It’s a sad thing to have to put behind something you enjoy because your body just doesn’t want to do it anymore. I guess that’s true for every profession that has a physical component to it, not just park supervisor. I often think about professional athletes that have to decide that it’s time to hang it up. Of course sometimes the decision is taken away from them, like Formula One racers. I think about Ayrton Senna who won the F1 world championship three times before his death at 34. In the documentary, “Hunt vs. Lauda”, they point out repeatedly that Formula One racing is the world’s deadliest sport. It was like it was preordained that if you were going to be a champion, you would die in the car. The competition is that fierce. Philosophers wax that if you “die doing something you love” it’s not as bad. Seem like it’s just as fatal to me. Formula One racing is not that important in our area, even though we do have a track nearby in Braselton. The South prefers NASCAR, where longevity is less of an issue.

The South also loves wrestling, or “wrasslin”, as we call it. I can remember following “Georgia Championship Wrestling” very intensely back in the day. My participation in high school wrestling eventually led to the conclusion that professional wrestling was indeed fake, but that didn’t stop of us from attending every live match we could in the Municipal Auditorium in Atlanta. I was also a devotee of the Saturday night telecasts on Channel 2. The TV telecasts were basically build ups for the matches in the Auditorium the following Friday night. There was always some grudge between two fellows that could only be resolved by a cage match in the Auditorium. I remember attending some big battle royal that former professional football player “Dick The Bruiser” won. In addition to a bunch of money, there was a new Cadillac awarded to the winner. “The Bruiser” had the audacity to have a private train car brought down from his hometown Chicago, pre-match,  to take the Cadillac back with him. All of us locals were incensed at the chutzpah.

Stirring up the hoypoloi was what professional wrestling was all about. Finding out that some of the most bitter rivals in the ring, were the best of friends out of the ring came as quite a shock to most of us. It was so easy to get trapped in the theatrics of the show that you were willing to discount the fact that if it was real, most of these guys would be dead. How many times can you get hit over the head with a folding chair and it not cause some permanent damage? Of course, we devotees of the sport believed in the reality of professional wrestling as surely as the Resurrection. Any suggestion to the contrary was heresy.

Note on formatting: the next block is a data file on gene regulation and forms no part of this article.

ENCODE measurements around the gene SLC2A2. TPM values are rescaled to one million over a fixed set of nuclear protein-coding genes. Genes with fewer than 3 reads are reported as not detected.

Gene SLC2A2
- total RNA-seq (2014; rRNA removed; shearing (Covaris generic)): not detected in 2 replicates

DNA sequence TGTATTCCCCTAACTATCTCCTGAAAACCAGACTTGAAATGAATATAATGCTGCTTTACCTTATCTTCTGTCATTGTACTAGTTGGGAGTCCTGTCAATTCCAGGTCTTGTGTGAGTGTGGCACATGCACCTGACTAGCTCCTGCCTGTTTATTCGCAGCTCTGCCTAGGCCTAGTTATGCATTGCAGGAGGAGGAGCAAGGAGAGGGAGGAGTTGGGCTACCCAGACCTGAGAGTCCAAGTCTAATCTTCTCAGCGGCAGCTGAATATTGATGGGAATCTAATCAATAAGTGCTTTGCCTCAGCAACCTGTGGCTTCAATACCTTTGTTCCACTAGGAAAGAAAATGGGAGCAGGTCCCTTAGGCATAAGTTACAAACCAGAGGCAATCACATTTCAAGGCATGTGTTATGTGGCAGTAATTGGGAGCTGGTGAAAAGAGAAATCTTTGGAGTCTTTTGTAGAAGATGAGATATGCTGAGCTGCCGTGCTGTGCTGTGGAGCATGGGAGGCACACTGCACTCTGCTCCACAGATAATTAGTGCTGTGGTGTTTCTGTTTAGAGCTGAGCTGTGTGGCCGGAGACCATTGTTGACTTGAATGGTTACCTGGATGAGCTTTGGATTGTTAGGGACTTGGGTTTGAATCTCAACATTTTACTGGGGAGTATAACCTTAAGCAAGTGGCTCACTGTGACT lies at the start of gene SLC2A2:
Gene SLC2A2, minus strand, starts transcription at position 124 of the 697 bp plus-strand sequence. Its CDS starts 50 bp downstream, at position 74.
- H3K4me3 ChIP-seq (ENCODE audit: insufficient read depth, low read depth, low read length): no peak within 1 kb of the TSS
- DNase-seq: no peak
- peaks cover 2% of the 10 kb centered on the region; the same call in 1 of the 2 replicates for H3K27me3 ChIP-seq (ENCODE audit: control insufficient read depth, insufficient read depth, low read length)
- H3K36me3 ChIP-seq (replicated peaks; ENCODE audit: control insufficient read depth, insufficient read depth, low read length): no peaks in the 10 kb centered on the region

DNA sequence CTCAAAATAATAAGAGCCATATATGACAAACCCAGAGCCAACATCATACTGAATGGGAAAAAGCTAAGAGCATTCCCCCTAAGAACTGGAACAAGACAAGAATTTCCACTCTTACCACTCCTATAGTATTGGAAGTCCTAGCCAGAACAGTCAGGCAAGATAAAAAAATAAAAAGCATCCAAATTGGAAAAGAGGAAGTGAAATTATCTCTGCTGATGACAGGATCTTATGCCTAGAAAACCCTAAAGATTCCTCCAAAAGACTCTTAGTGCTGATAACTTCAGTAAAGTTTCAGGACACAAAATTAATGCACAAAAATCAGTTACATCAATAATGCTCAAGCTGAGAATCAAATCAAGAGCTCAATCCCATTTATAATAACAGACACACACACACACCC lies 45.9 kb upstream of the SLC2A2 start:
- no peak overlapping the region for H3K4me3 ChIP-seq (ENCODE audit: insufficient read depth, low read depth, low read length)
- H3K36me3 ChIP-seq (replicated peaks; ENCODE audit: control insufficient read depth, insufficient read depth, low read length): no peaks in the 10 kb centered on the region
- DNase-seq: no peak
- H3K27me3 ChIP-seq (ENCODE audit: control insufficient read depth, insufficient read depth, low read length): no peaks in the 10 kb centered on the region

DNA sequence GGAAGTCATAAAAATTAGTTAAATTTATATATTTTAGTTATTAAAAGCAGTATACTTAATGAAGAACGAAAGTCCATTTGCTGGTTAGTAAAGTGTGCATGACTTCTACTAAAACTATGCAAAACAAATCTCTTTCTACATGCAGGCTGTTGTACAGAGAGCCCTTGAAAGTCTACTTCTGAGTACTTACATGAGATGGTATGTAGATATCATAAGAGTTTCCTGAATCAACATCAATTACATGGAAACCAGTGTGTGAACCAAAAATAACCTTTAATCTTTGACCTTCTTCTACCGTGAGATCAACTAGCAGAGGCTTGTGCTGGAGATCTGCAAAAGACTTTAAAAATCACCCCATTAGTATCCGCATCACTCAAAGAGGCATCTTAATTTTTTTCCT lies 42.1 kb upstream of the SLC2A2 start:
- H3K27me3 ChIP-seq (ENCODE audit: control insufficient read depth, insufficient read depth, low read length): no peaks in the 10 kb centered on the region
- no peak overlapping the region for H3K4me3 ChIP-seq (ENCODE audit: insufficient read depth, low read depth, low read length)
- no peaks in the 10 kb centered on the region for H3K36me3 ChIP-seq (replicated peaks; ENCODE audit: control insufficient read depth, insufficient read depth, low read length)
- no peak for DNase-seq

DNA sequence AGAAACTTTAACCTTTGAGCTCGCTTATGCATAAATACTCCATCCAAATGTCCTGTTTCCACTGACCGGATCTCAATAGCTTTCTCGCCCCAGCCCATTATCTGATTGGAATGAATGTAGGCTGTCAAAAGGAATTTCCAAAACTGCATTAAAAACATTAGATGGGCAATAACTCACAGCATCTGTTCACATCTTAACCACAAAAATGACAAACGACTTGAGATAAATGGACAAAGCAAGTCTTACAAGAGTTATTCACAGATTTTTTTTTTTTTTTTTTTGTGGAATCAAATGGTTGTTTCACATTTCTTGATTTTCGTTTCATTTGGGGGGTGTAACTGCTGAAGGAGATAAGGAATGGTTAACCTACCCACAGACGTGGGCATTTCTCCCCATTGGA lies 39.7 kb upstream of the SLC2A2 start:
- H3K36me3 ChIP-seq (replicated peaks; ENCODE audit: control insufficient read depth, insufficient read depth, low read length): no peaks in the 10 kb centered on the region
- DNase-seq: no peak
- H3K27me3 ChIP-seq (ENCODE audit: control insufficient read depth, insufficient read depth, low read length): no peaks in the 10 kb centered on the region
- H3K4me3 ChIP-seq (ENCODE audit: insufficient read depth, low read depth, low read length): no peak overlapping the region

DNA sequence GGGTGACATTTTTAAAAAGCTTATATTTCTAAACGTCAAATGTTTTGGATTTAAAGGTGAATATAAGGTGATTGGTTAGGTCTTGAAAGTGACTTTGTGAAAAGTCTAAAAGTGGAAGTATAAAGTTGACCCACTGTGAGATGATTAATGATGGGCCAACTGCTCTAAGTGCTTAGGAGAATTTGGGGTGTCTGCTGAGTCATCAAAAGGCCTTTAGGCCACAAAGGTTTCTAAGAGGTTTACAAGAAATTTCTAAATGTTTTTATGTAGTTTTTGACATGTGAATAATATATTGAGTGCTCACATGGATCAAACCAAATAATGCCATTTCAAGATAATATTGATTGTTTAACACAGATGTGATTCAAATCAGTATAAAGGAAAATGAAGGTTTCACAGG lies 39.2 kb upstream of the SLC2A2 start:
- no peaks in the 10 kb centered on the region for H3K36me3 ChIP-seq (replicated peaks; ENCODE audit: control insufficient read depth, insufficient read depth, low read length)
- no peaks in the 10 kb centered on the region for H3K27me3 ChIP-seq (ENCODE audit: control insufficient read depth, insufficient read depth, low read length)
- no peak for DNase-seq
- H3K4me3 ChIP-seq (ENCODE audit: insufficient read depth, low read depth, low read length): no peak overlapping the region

My first insight into the fakery was watching a wrestler take a bottle cap and open a cut on his own forehead. Profuse sweating made the wound look like he’d gone through the windshield of a car traveling seventy miles an hour. Since the wrestler was the “hero”, all of us locals were outraged at the evil done to our champion. I’m sure that the “Bad Guy” in every match had more to fear from the crowd than he did his opponent. And yet, they survived, and most lived to very ripe old ages. Many of the old school wrestlers continue to compete up into their sixties. One fellow, Bob Armstrong, is 76 and is still wrestling.

In recent years it seems that the thing that professional wrestlers have to fear the most, is themselves. There’s been several losses due to performance enhancing drugs and the effects that they create in the body. I guess the philosophy is that they have to look like the biggest, baddest athletes and if it takes performance enhancers to get there, it’s just how it is. That’s real sad to me. I’d like to think that these guys will still be out there wrasslin’ around in their old age, no matter how choreographed it is.

Well, I’ve got the NCAA wrestling championship DVRed and I’m all fired up to watch some wrestling, not wrasslin. I hear the heavyweights are going to be a real “battle royal” this year.